Roads that Lead #flashbackfriday

This morning, before heading over to Annecdotal to check out the featured books reviewed by Anne Goodwin, I had noticed “Fandango’s Flashback Friday” around the blogosphere. After reading Anne’s reaction to Piero Boitani’s A New Sublime: Ten Timeless Lessons on the Classics (translated by Ann Goldstein), I was led to dig into the way-back machine and use Flashback Friday as an excuse to create this post and present an ancient poem that was written as a reflection on ancient times.

Anne faults gaps in her own literary and cultural education for not having much to say in reaction to A New Sublime. She did find “flashes of connection” but “struggled to conceptualise that alongside cultures where slave-owning goes unquestioned, ditto an empire with a founding myth based on rape.”

Though I too have holes in my knowledge of ancient history and literature, I know the story Anne refers to. I know there are truths in myths. I know enough of the founding of Rome and the fall of Rome to be highly alarmed at current events, at the history we are presently living.

The flashback that I feature is from much further back than my blog; it was written in a time before, by a young woman just out of high school who could not have imagined that a country that had for over two hundred years claimed to incorporate the highest ideals from classical Greece and Rome, would so rapidly succumb to the basest aspects of a people.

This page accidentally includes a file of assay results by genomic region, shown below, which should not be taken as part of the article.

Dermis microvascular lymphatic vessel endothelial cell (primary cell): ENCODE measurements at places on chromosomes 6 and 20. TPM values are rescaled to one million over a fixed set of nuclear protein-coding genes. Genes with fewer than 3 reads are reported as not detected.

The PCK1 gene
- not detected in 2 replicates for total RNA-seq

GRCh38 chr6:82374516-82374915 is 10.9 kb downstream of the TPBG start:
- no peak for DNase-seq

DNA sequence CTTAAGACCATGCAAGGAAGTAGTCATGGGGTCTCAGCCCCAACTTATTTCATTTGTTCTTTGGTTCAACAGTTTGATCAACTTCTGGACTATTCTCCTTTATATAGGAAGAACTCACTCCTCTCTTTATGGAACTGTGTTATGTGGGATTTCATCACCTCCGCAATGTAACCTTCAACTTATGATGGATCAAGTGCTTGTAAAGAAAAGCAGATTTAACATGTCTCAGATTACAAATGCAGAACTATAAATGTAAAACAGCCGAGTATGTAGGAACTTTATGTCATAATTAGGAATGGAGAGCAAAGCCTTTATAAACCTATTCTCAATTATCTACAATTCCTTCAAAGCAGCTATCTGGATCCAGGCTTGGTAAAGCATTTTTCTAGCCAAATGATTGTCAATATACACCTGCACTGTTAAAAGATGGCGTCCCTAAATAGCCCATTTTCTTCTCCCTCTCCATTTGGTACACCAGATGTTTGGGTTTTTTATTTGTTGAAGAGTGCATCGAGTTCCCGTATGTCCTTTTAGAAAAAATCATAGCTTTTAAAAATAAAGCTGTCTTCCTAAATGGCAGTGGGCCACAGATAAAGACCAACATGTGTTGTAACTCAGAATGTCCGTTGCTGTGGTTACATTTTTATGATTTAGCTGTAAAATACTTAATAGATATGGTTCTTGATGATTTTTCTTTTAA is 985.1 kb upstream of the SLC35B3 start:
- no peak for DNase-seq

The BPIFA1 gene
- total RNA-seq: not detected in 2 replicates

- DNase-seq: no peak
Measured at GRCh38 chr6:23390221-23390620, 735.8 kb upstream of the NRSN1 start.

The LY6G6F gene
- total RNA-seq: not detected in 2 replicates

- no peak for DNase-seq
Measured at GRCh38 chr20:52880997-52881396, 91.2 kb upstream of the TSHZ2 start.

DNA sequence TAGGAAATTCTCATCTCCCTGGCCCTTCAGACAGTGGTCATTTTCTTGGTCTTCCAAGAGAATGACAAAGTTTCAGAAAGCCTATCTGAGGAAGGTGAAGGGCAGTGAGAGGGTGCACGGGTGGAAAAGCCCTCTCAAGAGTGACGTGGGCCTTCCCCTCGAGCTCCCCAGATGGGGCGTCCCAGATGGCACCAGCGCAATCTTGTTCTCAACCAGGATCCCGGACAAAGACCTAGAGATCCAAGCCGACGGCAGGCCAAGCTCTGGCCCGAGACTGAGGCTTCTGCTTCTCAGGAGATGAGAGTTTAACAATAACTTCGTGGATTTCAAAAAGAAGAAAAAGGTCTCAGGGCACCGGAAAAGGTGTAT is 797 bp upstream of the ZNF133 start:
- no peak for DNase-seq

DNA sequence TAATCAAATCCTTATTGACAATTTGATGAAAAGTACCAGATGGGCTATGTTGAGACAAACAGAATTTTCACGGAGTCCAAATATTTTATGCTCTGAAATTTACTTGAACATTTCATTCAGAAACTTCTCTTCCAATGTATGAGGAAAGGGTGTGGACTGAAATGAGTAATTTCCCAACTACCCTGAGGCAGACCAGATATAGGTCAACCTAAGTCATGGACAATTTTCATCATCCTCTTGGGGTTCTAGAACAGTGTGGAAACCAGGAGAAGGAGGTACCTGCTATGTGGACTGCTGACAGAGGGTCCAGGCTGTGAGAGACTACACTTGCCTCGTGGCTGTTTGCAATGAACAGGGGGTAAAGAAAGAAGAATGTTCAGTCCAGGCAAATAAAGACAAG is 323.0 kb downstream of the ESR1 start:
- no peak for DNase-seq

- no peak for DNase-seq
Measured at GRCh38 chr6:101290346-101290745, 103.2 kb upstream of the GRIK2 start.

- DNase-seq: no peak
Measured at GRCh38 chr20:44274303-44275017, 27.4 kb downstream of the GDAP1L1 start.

In these times a flashback seems less discomfiting than a fast-forward; the future is uncertain, or worse. But maybe we can yet learn from history and redraft the present. Perhaps we the people can write a more united and democratic story for future tellers.



Classical History  (circa 1983)

They say all roads lead to Rome

but that it was not built in a day

unless you consider that day at Romulus’ camp


A festival, the neighboring tribe unsuspecting

the deceit, disclosed as swords unsheathed

pointed the way

as sisters wives and daughters were dragged

from the bloodied site screaming


The Sabine women obscured by the road dust

of history’s memory

a couple of encyclopedia sentences, bleary

talk of cultural assimilation, dim recollection of

The Rape of the Sabine Women

subject heading for the legendary founding

of great western civilization.


But what of the captive women?

Did they dream of the Amazons?

In self defense one-breasted

in bold archer’s stance diminished

by brandished weapons

spears and arrows

in their calloused hands discovered


2 thoughts on “Roads that Lead #flashbackfriday

  1. Brava 1983 D, Brava 1983 D, for capturing this tragic tale so neatly. Ditto 2020 D for reviving it in response to my lazy incomplete reference to the myth.
    And who would have thought, back in the 80s that Italians would have occasion to roll their eyes at UK and US politics.

    Liked by 1 person

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